the current financing situation. The financing conference in Addis Ababa must send a strong signal for introducing innovative financing mechanisms for development and in particular the instruments mentioned. However, success in development is determined not only by the extent of solidarity expenditures. Rather, it must be ensured that more funds are available locally for poverty reduction, since many measures recognised as ODA expenditures are not actually available in the countries of the global South (university fees, refugee relief, etc.). Moreover, the existing funds must be employed effectively and efficiently for the purposes of successful poverty reduction. The effectiveness of development expenditures must therefore be stringently linked to the debate on financing. In concrete terms, this means consistently implementing the effectiveness principles adopted in Paris (2005), Accra (2008) and Busan (2011) (ownership of the developing countries, mutual accountability and transparency, harmonisation and donor coordination, focus on results). Evaluations indicate that much remains to be done, particularly on the donor side. The financing conference in Addis Ababa should therefore underscore that the internationally agreed effectiveness principles must determine the practice of development cooperation, as this is the only way to contribute to greater effectiveness and efficiency of poverty reduction.

Moreover, it should urge the international community to • commit clearly to implementing the principles of effective development cooperation agreed upon at the conferences of Paris, Accra and Busan and more strongly align its cooperation with these goals. This includes inter alia orientating ODA towards resources that are actually available for poverty reduction in the partner countries, focusing more strongly on programme-based approaches that support the development strategy of the partner country (general and sectoral budget support, basket financing, etc.), and complete and prompt transparency with respect to financial flows and their implementation.

From Addis Ababa to New York – Financing Sustainable Development after 2015

Enshrining the separation of climate and development financing as a principle At the UN Climate Change Conference in Copenhagen in 2009, the industrialised countries promised to mobilise funding for developing countries in the areas of climate protection and adaptation to climate change. 30 billion US dollars for the time from 2010 to 2012 and 100 billion US dollars annually from 2020 onwards were agreed upon. This promise was repeatedly reiterated at the subsequent UN conferences. So far, funds for climate financing have been included in the ODA ratio. However, climate financing deals with ad-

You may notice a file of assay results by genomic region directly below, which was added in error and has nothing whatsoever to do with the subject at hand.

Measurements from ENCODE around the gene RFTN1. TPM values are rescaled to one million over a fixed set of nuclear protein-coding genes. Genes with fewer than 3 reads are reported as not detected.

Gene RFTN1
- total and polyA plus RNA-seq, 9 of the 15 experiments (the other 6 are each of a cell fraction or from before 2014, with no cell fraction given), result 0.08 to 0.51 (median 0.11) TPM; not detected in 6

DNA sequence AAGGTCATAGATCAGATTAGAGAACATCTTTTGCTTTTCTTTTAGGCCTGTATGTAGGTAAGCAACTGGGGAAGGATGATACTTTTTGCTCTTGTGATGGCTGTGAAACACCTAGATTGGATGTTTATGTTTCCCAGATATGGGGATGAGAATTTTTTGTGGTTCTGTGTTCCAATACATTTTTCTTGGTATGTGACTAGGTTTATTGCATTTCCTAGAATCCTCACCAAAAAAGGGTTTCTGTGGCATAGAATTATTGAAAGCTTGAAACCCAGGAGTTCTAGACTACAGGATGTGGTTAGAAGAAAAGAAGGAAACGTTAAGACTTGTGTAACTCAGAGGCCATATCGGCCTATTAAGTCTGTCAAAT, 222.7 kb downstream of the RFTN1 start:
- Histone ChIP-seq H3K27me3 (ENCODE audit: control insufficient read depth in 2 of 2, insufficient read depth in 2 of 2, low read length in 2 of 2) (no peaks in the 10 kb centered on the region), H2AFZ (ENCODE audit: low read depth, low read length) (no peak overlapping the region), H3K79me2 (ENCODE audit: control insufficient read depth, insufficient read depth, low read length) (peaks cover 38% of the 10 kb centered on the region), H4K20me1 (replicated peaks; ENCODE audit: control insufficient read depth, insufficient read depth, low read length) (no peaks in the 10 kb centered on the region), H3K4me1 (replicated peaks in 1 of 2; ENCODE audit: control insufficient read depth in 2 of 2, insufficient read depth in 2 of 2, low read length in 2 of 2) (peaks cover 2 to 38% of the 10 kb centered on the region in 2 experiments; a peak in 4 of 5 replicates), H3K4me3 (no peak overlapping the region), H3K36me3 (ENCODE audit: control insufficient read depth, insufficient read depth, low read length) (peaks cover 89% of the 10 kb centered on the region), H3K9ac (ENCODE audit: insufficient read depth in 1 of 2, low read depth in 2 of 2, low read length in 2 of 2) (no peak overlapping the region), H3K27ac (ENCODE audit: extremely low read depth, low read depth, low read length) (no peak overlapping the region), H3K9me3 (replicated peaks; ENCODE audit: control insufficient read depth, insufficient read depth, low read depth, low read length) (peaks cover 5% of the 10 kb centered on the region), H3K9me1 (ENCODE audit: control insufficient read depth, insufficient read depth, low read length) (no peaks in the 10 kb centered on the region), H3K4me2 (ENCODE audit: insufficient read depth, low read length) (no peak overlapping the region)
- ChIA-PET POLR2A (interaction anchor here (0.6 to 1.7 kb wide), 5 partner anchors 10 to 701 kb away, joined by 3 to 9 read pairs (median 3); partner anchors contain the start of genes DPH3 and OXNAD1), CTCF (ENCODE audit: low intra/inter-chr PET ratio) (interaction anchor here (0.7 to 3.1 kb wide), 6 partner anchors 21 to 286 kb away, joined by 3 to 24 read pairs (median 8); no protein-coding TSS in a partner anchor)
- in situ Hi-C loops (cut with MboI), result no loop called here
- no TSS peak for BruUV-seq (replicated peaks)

ditional challenges that arise due to policies in the global North and must therefore be addressed with additional funds and should not be included in the ODA ratio. Otherwise there is a risk of increasing competition for funds: »Classical« areas of poverty reduction could receive fewer funds due to the rising demand in climate financing. The additionality of climate financing should therefore find recognition in Addis Ababa.

VENRO calls on the German government to push the international community to • agree on a precise and clear definition of climate financing, in particular with respect to adaptation measures. The funds for mitigation and adaptation should be »new and additional« to official development cooperation, while the 0.7 percent goal for ODA must be retained. A consensus should be generated as to what this means, as different states are currently using different definitions of these terms. The definition of »private climate financing« and its classification must also be clarified. • actually provide the promised funds for mitigation and adaptation. Financial contributions could be determined according to the polluter pays principle and the historical responsibilities for emissions. Closing the financing gap before 2020 is an essential component, not least for the credibility of the industrialised countries.

• clarify how the countries and in particular the population groups that are most severely affected by the consequences of climate change can be prioritised, and how such a vulnerability approach can be implemented. In this context, the corresponding institutional design at the country level is also an important challenge. It should be clarified whether and how the money reaches the local level and how the local population can be involved. • find an adequate balance in providing funds for mitigation on the one hand and adaptation on the other hand. Although the decisions of the climate change conferences in Copenhagen and Cancún demand such a balance, so far less than half of the public funds were provided for adaptation.



From Addis Ababa to New York – Financing Sustainable Development after 2015